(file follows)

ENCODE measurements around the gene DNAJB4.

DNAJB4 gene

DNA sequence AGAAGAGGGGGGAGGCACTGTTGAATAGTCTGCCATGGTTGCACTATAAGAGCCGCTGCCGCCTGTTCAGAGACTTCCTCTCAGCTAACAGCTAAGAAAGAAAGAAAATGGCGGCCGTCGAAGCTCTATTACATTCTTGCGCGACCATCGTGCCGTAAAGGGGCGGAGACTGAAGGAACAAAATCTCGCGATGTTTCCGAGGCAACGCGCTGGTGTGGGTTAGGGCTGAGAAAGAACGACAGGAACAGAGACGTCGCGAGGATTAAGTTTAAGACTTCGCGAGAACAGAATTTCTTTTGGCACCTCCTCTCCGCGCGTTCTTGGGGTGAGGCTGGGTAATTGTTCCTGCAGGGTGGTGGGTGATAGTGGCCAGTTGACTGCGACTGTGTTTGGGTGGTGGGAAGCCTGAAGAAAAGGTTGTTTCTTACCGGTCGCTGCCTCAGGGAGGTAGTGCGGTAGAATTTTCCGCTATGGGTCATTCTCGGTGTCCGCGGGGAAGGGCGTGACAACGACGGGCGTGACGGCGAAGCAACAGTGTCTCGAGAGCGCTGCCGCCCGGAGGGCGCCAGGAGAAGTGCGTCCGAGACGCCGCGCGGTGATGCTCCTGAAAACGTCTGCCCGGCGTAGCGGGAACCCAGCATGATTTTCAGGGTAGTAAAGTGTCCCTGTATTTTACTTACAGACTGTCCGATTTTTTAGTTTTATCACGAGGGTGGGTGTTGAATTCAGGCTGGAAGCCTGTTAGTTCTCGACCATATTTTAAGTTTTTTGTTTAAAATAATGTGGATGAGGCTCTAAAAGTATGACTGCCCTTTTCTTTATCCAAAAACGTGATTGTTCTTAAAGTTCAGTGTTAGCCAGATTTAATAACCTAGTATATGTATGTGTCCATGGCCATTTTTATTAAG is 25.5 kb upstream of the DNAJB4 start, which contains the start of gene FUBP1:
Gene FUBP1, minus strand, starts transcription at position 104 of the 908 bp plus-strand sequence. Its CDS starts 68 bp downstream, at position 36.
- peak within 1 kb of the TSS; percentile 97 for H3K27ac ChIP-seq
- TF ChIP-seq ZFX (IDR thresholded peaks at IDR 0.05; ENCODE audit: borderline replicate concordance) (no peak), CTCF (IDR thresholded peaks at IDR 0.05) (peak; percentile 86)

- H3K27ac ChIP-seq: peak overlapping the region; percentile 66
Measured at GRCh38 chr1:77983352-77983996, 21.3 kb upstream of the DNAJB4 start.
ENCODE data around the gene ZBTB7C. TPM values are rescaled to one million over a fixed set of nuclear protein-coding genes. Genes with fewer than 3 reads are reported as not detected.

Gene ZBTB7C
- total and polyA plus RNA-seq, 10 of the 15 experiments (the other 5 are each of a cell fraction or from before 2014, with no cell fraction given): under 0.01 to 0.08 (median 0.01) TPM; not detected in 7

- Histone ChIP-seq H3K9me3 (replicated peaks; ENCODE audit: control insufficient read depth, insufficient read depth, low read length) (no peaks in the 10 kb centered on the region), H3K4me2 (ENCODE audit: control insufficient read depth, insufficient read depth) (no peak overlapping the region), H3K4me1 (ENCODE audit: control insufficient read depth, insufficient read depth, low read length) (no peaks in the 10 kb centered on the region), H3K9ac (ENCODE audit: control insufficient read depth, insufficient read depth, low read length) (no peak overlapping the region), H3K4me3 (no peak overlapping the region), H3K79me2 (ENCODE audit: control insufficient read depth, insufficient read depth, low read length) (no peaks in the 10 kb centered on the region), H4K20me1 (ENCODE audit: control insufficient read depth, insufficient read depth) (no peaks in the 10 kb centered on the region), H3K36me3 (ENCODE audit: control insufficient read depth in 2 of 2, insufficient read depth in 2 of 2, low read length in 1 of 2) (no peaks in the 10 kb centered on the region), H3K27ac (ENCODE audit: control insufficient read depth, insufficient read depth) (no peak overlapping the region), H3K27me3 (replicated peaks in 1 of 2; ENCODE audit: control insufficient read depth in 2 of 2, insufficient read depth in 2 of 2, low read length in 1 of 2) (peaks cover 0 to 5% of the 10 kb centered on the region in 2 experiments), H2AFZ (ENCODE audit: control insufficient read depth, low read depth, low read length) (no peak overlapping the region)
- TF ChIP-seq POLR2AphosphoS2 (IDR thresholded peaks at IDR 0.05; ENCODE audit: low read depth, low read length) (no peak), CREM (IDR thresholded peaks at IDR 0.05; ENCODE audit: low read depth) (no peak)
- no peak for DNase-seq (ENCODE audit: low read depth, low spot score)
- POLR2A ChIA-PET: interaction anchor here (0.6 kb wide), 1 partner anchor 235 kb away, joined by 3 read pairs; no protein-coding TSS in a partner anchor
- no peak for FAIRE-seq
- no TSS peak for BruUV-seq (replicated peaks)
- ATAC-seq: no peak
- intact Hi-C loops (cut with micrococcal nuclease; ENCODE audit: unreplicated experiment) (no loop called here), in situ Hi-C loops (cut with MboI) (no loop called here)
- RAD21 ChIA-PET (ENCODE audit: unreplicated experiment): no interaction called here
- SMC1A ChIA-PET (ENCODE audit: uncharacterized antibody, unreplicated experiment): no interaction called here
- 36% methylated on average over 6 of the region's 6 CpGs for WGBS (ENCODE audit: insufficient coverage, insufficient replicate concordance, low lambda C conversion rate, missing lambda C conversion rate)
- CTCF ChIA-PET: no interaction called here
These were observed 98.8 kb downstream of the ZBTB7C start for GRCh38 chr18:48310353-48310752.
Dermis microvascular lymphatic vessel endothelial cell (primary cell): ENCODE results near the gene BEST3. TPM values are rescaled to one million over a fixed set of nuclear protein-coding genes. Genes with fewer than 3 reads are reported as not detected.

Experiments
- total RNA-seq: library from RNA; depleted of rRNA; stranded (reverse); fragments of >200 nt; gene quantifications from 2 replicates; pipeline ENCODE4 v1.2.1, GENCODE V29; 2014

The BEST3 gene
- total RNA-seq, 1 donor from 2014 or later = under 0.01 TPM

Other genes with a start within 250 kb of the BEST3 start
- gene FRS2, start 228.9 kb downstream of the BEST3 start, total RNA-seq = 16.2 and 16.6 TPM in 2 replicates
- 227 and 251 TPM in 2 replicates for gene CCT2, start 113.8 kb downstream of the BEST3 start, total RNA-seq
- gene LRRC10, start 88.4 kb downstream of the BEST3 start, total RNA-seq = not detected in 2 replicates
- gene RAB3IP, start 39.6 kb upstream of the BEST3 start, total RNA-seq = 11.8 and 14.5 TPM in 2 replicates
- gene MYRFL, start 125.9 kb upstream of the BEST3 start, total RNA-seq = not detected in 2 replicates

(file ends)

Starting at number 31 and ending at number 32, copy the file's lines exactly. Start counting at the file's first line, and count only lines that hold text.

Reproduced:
- gene FRS2, start 228.9 kb downstream of the BEST3 start, total RNA-seq = 16.2 and 16.6 TPM in 2 replicates
- 227 and 251 TPM in 2 replicates for gene CCT2, start 113.8 kb downstream of the BEST3 start, total RNA-seq